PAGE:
We’re two full months into 2017 and going to press with our third issue. So far this year, two of our major features, January’s “State of the Industry” and this month’s “36th Annual Contractor Survey,” deal substantially with the economics and prospects for the construction industry. In the survey, we asked readers to look back at the industry’s performance in 2016 as compared to 2015, and asked them to anticipate what their businesses will be like in 2017.
It’s the kind of information that our readers can apply directly to their businesses. We’d all like to have a crystal ball to predict the future. In many ways the advice of the experts we pull together in “State of the Industry” and the opinions of fellow contractors reported in the “Contractor Survey” offer just the right blend of information that can serve as a crystal ball.
But there is danger in predicting the future, which is the lesson of almost every fairy tale ever. Predictions come with hidden dangers and are notoriously easy to misinterpret.
I encourage skepticism when reading any forecast. Have you ever seen an economist’s line chart for activity, such as put-in-place construction or housing starts? For the data in the past, the line jumps up and down, moving around like a plane through turbulence. Then, at a dotted line that represents the present, the line changes. It reaches out into the future in a straight line, trending either up or down, remaining rigidly straight, a dart flying toward a distant target. The line of the past is the truth. The line arcing out to the future is something other than the truth. The only thing we know for certain is that if you selected any point on that line in the future, the probability is that that data point is wrong.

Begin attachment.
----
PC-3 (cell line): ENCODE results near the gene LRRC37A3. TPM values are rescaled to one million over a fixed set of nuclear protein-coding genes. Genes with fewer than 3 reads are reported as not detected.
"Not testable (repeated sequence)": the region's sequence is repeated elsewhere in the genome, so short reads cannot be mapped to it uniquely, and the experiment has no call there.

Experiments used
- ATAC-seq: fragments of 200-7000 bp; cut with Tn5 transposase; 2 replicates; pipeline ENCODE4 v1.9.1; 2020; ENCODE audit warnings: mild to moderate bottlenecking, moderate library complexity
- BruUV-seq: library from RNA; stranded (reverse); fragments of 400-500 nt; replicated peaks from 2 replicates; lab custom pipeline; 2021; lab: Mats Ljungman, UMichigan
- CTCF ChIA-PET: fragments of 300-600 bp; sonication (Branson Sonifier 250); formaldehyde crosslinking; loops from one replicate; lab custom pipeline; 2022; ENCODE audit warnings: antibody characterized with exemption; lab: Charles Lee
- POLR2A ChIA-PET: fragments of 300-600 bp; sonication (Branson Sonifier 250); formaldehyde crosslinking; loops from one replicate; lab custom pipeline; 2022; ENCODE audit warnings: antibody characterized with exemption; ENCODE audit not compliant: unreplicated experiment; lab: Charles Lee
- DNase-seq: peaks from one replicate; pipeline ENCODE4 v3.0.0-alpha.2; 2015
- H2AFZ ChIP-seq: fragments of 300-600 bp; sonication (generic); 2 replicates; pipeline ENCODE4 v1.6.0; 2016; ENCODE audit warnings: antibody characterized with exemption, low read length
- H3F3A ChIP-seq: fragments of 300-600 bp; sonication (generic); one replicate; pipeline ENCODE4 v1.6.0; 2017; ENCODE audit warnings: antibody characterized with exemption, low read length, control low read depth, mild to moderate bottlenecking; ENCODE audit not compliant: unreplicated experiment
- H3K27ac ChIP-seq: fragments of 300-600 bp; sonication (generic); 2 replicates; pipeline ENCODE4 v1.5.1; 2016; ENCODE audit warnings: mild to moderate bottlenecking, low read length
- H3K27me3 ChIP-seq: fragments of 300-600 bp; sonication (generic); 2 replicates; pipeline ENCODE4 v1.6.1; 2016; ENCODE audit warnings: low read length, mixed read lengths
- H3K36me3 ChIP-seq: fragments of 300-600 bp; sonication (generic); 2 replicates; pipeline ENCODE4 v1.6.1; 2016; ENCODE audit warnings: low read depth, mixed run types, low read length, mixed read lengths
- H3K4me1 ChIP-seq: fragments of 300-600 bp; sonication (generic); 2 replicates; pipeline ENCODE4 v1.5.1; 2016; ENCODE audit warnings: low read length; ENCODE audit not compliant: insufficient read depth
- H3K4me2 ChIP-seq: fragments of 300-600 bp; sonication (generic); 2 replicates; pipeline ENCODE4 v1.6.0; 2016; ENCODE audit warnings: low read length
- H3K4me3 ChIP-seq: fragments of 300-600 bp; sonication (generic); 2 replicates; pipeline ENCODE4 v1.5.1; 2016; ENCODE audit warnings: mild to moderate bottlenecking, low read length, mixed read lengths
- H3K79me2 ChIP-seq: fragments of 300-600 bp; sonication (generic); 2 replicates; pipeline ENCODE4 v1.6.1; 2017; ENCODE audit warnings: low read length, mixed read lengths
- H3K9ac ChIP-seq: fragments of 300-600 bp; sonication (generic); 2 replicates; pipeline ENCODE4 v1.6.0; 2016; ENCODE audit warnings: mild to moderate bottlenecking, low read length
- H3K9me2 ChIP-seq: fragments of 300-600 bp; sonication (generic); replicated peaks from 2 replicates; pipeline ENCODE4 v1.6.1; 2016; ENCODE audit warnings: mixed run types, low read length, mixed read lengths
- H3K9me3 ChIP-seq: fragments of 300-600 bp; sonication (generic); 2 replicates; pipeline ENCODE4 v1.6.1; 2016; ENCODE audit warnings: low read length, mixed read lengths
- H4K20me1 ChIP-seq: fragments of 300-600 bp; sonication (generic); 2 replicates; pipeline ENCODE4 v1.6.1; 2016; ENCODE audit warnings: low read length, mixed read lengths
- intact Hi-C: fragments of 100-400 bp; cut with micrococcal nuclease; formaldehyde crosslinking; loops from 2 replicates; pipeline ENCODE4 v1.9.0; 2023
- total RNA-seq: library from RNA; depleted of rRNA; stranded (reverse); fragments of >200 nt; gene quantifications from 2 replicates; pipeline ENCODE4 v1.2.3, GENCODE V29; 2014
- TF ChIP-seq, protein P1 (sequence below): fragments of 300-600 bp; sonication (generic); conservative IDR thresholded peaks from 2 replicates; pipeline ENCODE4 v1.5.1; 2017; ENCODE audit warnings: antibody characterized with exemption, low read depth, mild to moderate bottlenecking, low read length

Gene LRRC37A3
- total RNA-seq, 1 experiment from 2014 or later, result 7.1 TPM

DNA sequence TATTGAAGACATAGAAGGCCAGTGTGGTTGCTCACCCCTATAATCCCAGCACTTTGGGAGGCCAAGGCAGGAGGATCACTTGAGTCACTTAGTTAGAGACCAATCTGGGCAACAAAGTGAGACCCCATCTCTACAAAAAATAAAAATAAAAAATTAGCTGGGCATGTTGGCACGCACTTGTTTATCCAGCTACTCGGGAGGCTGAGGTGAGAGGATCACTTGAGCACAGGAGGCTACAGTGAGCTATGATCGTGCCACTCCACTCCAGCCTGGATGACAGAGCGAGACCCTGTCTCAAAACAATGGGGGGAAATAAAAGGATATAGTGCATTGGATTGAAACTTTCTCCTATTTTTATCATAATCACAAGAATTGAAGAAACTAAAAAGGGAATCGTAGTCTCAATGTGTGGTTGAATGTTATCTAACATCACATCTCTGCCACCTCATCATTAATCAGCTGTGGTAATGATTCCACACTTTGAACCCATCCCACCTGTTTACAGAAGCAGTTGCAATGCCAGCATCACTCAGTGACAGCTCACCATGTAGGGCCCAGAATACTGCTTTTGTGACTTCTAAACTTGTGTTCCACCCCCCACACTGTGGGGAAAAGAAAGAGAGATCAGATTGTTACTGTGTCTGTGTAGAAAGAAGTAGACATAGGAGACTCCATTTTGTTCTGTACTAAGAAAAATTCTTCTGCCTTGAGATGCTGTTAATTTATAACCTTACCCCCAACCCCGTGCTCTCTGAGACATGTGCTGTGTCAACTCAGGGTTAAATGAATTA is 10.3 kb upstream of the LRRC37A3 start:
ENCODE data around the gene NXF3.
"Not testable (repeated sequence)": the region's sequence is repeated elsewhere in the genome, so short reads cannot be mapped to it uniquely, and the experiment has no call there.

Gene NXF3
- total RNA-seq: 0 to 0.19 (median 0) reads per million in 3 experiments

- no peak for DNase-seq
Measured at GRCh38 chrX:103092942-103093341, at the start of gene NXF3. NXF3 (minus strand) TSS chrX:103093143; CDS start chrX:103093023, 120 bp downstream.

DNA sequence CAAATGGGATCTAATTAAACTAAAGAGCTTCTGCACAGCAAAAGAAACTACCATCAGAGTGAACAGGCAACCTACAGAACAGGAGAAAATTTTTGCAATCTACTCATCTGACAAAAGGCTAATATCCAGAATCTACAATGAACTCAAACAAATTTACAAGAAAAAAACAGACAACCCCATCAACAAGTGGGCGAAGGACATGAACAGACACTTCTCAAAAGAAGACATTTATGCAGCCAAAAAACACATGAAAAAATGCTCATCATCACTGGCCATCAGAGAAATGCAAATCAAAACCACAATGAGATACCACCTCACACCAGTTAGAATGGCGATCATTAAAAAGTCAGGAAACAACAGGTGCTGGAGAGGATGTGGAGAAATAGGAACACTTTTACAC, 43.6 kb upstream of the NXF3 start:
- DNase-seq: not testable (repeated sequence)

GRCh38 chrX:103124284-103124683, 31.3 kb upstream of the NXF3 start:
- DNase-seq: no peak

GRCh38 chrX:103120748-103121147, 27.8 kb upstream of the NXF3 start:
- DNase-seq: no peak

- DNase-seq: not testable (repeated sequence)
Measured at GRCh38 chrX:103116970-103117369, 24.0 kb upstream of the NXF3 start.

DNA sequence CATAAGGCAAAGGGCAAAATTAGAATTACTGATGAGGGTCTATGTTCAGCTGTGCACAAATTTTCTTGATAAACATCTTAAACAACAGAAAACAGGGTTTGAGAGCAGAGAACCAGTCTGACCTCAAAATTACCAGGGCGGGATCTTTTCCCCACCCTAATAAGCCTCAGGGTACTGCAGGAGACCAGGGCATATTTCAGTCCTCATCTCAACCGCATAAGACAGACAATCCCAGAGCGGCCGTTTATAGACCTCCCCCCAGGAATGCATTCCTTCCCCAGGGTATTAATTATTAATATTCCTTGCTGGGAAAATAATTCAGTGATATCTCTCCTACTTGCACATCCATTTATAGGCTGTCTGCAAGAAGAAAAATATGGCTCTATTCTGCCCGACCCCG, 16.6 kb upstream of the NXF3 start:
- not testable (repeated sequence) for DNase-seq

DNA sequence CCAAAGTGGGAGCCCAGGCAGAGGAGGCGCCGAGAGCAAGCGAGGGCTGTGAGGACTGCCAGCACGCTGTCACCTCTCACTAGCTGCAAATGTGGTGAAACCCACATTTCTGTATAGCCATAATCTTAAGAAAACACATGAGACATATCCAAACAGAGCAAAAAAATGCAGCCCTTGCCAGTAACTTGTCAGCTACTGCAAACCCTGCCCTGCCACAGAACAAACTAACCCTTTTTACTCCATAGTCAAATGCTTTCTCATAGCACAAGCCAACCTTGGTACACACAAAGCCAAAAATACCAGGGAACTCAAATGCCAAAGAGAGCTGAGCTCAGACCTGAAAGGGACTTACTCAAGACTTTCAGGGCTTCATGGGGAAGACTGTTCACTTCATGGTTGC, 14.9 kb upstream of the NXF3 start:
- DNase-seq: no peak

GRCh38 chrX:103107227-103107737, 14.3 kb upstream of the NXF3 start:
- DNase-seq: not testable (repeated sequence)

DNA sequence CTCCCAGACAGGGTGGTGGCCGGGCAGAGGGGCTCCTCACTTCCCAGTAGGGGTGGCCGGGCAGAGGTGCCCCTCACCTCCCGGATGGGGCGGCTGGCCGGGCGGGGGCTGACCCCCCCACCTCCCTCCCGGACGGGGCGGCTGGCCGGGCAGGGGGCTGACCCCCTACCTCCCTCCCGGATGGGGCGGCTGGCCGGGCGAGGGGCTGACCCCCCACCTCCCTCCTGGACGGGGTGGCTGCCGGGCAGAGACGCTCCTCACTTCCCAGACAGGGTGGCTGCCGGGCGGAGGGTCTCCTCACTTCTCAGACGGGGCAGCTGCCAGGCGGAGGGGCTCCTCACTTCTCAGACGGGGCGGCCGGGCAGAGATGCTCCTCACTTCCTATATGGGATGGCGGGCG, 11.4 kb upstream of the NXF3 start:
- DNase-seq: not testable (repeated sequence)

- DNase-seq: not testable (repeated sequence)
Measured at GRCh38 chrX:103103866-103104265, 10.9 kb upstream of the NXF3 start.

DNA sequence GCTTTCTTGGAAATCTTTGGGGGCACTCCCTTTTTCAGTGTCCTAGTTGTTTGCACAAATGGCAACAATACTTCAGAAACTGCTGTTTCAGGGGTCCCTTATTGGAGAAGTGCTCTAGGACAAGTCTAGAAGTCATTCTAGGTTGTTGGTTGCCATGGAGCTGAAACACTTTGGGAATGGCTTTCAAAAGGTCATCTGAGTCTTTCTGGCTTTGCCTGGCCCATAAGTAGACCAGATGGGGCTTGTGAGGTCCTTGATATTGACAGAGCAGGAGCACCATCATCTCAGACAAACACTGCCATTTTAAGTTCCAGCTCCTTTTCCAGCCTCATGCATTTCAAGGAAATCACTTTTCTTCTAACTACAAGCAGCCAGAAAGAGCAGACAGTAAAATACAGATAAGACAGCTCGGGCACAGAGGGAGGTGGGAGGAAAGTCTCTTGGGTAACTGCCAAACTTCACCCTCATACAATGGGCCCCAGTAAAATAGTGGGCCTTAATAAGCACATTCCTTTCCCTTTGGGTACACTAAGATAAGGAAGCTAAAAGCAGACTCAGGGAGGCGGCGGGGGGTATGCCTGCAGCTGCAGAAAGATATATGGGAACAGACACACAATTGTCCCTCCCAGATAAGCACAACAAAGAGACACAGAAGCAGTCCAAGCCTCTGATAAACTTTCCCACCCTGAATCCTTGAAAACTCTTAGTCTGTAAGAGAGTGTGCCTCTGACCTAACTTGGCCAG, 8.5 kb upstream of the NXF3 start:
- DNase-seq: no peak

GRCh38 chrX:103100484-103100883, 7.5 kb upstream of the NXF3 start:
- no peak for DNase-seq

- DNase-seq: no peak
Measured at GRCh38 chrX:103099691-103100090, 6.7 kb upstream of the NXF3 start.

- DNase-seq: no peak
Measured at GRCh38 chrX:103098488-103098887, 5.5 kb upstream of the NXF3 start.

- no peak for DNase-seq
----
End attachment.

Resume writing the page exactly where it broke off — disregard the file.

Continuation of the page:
So, what is a business person to do with this information? Gather it in. Put it in the context of your own experience about your own business. Weigh it against the opportunities you see in your market and from your network. Put the information alongside and compare it to the threats you see that could hurt your business.
We are all just guessing about the future, because we know that it can change at a moment’s notice. No one I know anticipated 9/11 and the turmoil that caused. My own fledgling business, begun just months prior, barely survived the slowdown caused by the terror attacks. But looking back, we knew there was nothing we could do that would have changed the course we took prior to that bright, beautiful, terrifying day in September 2001. One of the best pieces of business advice I ever received came during that start-up. An experienced and successful contractor told me, “Take care of the downside, and the upside will take care of itself.”
When you’re looking over our “Contractor Survey,” I encourage you to channel your skeptical side. Look for the signs of trouble and identify the potential pitfalls for your business. Plan for them, make sure you’ve indemnified your business from those dangers, because the greatest hazard to your business comes from believing that the straight line going out into the future is the truth.
That lines represents what you hope will happen, and hoping something will work out is the death of a successful business. Don’t hope. Plan and execute. That’s how you take the information and turn it to the benefit of your company.